Adding to the parade of delectable local delicacies is a bowlful of toothsome and light vermicelli soaked in a well-balanced (sweet and sour) gravy and generously topped with shrimps, hard boiled egg and tau pok (fried bean curd). In terms of spiciness, my tongue wasn’t screaming relief even though I added extra chilli. But taste-wise, it’s more or less the same as what you’d find at food courts and hawker centres.
This is a rice dish as the name suggests but on the overall I felt it was too underwhelming for the price (although mine was sponsored). The chicken was a pain to eat because of the lack of meat and the potato could do with a bit more time in the pot. The curry was decent but average as compared to those I’ve had before so unless you’re really dying to have some coconut milk in your body system, I say blow your money on something else.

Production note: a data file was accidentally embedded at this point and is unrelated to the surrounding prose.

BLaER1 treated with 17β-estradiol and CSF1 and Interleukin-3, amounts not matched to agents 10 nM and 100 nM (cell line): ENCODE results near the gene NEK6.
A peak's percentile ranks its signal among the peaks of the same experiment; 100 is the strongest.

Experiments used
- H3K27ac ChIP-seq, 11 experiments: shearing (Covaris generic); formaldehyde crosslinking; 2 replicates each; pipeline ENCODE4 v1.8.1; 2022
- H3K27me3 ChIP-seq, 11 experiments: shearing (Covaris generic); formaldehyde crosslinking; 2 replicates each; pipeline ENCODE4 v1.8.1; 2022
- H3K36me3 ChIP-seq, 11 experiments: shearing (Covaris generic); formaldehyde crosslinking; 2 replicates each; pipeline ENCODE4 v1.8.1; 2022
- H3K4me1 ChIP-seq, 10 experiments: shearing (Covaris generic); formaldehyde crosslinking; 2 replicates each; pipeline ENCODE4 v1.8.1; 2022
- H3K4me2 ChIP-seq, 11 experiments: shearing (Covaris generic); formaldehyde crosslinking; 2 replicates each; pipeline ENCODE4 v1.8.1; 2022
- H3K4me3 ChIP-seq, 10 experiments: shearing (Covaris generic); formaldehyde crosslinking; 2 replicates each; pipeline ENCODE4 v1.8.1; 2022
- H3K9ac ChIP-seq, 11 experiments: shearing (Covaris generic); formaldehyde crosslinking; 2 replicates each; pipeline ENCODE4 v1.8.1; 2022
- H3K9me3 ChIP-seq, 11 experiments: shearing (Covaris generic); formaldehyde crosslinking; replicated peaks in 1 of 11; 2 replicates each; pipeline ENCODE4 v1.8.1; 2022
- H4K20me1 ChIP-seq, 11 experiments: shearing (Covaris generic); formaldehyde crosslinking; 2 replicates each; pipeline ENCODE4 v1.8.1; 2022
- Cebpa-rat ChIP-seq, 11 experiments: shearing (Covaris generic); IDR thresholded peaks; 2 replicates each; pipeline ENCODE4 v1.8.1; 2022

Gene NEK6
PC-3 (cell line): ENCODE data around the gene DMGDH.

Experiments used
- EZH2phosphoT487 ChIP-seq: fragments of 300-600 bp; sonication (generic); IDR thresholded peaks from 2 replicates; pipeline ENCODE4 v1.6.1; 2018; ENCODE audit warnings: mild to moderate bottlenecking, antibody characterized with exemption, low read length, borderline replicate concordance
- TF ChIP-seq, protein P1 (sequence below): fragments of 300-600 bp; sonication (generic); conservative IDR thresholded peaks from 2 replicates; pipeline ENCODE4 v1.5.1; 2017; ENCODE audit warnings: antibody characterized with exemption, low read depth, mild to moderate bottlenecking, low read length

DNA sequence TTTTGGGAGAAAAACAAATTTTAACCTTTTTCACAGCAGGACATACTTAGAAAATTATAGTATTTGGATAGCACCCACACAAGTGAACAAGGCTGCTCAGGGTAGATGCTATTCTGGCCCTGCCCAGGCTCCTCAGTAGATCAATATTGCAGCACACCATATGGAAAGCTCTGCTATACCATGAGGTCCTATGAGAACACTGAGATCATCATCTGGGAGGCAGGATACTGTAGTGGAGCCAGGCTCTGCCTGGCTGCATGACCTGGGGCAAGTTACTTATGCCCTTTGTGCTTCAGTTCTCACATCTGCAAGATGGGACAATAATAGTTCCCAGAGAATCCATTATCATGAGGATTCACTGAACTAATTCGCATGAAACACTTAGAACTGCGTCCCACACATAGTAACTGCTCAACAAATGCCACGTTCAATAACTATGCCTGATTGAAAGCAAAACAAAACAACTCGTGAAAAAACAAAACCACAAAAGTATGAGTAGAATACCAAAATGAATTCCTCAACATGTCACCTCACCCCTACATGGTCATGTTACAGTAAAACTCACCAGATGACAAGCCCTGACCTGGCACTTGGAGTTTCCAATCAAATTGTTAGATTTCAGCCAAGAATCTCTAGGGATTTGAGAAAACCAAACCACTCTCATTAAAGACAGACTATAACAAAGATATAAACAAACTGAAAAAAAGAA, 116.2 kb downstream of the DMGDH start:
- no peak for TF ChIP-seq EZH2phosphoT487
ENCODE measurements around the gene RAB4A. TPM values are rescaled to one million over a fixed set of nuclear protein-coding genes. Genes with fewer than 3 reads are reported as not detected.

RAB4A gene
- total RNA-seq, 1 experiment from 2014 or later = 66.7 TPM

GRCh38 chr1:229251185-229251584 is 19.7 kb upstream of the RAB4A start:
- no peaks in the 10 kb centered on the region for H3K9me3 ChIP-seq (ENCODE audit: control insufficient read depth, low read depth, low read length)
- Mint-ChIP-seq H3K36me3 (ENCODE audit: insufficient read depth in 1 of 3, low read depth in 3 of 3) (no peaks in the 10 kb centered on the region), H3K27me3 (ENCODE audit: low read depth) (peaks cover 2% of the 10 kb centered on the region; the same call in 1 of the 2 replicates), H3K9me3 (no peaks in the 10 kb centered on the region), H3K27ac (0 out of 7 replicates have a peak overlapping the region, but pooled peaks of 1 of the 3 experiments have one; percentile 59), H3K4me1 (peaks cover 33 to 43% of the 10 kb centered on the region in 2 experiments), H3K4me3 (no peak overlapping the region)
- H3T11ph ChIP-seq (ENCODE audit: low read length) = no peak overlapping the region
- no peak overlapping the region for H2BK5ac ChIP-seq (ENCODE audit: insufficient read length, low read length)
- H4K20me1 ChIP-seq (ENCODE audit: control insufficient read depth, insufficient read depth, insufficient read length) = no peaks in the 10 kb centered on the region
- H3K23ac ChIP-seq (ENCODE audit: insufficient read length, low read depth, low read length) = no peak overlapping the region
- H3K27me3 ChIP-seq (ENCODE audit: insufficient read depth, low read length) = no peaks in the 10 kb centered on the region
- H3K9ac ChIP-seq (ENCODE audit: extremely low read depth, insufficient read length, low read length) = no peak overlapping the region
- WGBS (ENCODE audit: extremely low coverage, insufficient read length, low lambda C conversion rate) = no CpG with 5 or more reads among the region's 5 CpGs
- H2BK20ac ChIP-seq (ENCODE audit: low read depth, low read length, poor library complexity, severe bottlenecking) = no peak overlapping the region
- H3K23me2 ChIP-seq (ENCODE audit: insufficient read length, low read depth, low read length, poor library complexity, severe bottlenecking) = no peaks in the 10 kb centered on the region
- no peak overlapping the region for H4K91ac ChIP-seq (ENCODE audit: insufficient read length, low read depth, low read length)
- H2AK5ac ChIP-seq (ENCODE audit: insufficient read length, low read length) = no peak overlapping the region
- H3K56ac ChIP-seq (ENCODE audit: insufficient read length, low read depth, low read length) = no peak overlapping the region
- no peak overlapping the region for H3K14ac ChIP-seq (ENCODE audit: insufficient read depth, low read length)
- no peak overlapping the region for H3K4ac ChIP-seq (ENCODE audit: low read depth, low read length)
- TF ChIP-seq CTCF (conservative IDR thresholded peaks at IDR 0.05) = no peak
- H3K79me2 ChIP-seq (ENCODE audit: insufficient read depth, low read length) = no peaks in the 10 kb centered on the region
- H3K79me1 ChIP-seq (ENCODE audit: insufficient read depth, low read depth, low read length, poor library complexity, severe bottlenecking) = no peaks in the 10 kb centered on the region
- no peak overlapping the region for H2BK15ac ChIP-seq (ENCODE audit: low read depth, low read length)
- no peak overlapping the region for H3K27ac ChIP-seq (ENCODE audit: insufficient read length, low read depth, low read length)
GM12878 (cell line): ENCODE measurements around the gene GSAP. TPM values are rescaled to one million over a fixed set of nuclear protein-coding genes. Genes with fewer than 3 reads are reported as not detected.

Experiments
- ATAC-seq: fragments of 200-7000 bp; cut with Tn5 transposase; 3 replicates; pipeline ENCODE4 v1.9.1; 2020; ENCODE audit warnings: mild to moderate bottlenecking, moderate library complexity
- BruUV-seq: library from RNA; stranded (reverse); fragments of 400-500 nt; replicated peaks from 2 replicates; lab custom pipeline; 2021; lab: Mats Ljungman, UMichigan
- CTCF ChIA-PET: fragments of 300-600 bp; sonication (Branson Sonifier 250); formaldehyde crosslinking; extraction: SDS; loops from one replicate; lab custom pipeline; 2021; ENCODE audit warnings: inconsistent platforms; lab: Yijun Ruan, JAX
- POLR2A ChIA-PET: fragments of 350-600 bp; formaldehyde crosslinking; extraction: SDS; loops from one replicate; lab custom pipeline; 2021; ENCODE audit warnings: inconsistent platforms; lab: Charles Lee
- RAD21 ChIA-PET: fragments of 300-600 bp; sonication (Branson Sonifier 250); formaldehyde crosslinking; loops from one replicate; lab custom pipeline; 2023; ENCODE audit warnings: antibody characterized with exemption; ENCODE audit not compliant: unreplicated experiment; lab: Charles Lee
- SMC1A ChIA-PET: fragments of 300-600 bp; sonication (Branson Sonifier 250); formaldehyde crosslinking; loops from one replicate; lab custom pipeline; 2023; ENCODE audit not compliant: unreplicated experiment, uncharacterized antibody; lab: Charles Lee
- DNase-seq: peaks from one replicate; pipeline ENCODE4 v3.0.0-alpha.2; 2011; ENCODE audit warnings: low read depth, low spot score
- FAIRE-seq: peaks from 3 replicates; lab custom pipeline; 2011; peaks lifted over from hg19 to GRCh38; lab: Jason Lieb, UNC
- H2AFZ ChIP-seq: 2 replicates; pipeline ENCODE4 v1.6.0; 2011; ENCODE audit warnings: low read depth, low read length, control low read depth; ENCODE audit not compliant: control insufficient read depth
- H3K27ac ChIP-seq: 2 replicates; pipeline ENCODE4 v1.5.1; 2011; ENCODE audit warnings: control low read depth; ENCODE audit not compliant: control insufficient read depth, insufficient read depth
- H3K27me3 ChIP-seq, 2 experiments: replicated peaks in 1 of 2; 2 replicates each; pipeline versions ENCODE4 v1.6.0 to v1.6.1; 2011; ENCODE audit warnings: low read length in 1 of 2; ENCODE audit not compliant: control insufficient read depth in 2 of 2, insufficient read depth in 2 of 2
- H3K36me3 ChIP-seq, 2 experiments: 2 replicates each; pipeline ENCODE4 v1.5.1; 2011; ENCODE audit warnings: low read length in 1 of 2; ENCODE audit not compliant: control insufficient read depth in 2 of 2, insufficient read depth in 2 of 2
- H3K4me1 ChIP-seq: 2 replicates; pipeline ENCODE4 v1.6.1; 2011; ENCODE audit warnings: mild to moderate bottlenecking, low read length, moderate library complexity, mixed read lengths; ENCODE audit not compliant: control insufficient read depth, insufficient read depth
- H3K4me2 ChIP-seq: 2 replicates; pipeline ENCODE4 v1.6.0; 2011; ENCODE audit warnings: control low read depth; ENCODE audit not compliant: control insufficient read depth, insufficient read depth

Don’t expect to be served a big crab if that’s what you’re anticipating. Instead, you’d be given a full miniature crab (that’s right, 2 pincers) served cold yet fresh by the chef of Swissôtel Merchant Court himself. The shell didn’t come broken (although I’m sure the chef would be more than happy to crack them for you upon request) but with a less sturdy shell due to its small size, the meagre amount of meat can be retrieved easily if you have the patience to rip the crab apart with your hands (make sure you have wet tissue with you because I don’t remember seeing sinks anywhere) and teeth. Honestly speaking, for the amount of meat you can get out of this crab, I don’t think it’s worth all the effort. But if you don’t mind the hassle, by all means give it a go!
I’m probably gonna be slaughtered by qualified food critics (*cough*Gordon Ramsey*cough*) for saying this but I absolutely love truffle oil and its pungent smell (like, you can tell from the picture above right, me totally soaking in the aroma). Therefore I was really looking forward to try the Truffle Wanton Noodle at the fair!